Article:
Development and validation of an index to measure the quality of facility-based labor and delivery care processes in sub-Saharan Africa

Vandana Tripathi, Cynthia Stanton, Donna Strobino, Linda Bartlett

Research output: Contribution to journalArticlepeer-review

40 Scopus citations


Background High quality care is crucial in ensuring that women and newborns receive interventions that may prevent and treat birth-related complications. As facility deliveries increase in developing countries, there are concerns about service quality. Observation is the gold standard for clinical quality assessment, but existing observation-based measures of obstetric quality of care are lengthy and difficult to administer. There is a lack of consensus on quality indicators for routine intrapartum and immediate postpartum care, including essential newborn care. This study identified key dimensions of the quality of the process of intrapartum and immediate postpartum care (QoPIIPC) in facility deliveries and developed a quality assessment measure representing these dimensions. Methods and Findings Global maternal and neonatal care experts identified key dimensions of QoPIIPC through a modified Delphi process. Experts also rated indicators of these dimensions from a comprehensive delivery observation checklist used in quality surveys in sub-Saharan African countries. Potential QoPIIPC indices were developed from combinations of highly-rated indicators. Face, content, and criterion validation of these indices was conducted using data from observations of 1,145 deliveries in Kenya, Madagascar, and Tanzania (including Zanzibar). A best-performing index was selected, composed of 20 indicators of intrapartum/immediate postpartum care, including essential newborn care. This index represented most dimensions of QoPIIPC and effectively discriminated between poorly and well-performed deliveries. Conclusions As facility deliveries increase and the global community pays greater attention to the role of care quality in achieving further maternal and newborn mortality reduction, the QoPIIPC index may be a valuable measure. This index complements and addresses gaps in currently used quality assessment tools. Further evaluation of index usability and reliability is needed. The availability of a streamlined, comprehensive, and validated index may enable ongoing and efficient observation-based assessment of care quality during labor and delivery in sub-Saharan Africa, facilitating targeted quality improvement.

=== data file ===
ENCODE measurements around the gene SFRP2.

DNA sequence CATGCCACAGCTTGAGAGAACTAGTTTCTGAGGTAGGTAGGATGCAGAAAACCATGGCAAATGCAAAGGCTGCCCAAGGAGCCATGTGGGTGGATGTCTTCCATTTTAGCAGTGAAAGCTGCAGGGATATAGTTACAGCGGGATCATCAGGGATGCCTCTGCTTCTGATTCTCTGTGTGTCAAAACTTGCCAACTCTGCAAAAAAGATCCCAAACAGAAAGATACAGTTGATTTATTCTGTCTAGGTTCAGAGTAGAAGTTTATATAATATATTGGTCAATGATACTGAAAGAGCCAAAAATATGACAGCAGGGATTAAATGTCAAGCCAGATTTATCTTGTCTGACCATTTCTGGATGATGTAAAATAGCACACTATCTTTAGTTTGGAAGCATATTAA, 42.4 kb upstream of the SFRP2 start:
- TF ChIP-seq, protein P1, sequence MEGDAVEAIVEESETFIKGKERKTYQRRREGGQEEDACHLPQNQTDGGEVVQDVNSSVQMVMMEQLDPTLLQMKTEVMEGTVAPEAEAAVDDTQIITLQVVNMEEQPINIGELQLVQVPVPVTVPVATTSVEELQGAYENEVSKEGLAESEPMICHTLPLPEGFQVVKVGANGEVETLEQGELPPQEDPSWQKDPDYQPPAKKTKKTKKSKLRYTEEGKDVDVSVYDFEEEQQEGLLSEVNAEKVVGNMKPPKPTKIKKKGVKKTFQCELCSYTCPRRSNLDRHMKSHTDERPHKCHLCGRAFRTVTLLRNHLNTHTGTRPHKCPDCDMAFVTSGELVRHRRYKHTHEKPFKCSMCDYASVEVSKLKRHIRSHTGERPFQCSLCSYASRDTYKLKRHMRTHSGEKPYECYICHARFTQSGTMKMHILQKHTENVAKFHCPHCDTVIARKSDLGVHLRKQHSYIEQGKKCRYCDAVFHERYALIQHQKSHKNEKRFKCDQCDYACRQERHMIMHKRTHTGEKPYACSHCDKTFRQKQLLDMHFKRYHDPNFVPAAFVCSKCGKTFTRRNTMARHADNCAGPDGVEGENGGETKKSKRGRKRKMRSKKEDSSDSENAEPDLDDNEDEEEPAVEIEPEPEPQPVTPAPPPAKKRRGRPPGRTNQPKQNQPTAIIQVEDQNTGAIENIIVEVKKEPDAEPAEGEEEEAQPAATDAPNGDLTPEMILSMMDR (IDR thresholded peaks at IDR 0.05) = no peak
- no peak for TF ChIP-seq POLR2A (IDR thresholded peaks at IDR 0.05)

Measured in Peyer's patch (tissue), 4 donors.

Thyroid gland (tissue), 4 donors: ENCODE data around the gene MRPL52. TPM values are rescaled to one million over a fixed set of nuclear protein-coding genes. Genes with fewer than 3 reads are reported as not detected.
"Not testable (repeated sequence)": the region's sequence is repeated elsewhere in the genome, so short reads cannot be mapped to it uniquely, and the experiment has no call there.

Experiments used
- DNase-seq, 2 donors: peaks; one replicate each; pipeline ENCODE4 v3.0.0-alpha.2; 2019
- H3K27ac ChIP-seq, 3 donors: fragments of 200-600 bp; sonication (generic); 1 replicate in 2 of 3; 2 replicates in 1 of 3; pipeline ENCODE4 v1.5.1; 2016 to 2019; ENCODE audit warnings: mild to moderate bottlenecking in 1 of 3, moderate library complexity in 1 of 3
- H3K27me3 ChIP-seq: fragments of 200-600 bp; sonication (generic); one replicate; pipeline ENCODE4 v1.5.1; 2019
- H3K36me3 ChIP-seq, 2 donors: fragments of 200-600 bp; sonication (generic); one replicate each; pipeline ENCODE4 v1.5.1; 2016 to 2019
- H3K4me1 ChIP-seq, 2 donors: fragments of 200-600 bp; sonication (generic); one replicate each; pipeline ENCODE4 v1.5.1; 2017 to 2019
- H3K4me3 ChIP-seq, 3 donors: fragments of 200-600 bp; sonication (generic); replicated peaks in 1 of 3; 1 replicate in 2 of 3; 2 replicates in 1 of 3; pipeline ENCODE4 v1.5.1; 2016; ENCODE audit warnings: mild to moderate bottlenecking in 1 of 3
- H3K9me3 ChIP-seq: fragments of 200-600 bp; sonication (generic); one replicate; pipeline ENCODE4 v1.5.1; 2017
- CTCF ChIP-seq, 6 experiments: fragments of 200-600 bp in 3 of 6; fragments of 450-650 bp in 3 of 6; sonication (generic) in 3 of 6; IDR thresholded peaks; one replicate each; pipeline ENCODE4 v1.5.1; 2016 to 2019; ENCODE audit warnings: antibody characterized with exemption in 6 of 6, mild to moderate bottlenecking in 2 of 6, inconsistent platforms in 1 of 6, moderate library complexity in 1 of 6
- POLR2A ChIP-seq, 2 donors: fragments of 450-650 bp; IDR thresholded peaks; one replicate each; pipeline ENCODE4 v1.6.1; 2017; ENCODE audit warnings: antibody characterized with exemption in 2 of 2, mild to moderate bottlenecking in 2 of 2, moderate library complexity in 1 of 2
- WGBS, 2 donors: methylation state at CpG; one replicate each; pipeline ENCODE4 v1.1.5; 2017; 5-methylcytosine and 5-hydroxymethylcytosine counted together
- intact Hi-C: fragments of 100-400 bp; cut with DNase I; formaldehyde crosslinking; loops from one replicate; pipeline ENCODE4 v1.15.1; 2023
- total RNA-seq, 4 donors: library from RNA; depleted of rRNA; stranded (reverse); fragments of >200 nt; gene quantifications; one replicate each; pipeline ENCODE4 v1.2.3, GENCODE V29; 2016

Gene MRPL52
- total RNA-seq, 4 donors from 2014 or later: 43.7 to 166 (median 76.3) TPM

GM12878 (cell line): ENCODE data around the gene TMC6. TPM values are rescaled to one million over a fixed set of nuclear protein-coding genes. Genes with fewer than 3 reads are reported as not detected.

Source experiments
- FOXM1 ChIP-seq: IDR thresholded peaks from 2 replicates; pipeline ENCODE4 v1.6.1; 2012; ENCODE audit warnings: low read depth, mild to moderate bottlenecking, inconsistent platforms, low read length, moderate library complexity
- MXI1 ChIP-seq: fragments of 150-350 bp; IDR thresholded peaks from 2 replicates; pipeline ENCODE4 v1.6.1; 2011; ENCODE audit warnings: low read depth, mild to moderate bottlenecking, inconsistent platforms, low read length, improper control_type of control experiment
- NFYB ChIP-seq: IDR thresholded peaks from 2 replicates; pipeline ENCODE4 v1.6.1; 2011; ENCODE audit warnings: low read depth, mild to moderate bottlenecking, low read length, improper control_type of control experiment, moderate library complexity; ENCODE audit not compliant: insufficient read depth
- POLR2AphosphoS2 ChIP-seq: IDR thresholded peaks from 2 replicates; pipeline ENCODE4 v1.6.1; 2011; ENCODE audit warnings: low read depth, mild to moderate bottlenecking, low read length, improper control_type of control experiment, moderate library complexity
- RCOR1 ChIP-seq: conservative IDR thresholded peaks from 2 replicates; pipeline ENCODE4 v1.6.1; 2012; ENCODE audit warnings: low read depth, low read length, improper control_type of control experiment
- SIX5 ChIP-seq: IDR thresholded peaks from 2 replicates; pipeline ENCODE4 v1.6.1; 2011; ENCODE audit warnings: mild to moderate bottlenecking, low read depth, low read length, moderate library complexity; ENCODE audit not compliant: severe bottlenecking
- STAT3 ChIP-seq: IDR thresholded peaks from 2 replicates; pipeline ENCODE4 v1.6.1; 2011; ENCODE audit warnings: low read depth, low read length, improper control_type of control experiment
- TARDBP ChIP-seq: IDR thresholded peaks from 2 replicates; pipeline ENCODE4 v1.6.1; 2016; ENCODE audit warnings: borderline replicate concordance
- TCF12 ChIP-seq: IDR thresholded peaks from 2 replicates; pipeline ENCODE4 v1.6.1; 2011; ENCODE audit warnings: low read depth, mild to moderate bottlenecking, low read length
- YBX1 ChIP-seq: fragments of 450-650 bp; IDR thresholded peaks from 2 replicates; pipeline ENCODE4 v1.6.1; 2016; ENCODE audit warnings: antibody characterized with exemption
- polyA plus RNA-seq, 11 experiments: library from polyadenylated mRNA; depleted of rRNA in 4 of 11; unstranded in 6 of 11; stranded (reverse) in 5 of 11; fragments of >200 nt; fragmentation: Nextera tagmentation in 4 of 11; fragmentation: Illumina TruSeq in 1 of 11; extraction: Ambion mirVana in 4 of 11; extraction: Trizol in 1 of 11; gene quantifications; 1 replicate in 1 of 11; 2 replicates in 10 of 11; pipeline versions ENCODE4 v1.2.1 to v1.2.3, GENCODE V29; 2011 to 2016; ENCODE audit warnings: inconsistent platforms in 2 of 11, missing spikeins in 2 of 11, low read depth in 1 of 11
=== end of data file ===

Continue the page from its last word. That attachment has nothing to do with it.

Original languageEnglish (US)
Article numbere0129491
JournalPloS one
Issue number6
StatePublished - Jun 24 2015

ASJC Scopus subject areas

  • General Biochemistry, Genetics and Molecular Biology
  • General Agricultural and Biological Sciences
  • General


Dive into the research topics of 'Development and validation of an index to measure the quality of facility-based labor and delivery care processes in sub-Saharan Africa'. Together they form a unique fingerprint.

Cite this